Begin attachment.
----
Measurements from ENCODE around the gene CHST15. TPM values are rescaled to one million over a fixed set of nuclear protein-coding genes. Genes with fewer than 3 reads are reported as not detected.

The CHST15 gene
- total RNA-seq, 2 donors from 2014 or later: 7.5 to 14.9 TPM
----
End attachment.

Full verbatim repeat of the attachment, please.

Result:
Measurements from ENCODE around the gene CHST15. TPM values are rescaled to one million over a fixed set of nuclear protein-coding genes. Genes with fewer than 3 reads are reported as not detected.

The CHST15 gene
- total RNA-seq, 2 donors from 2014 or later: 7.5 to 14.9 TPM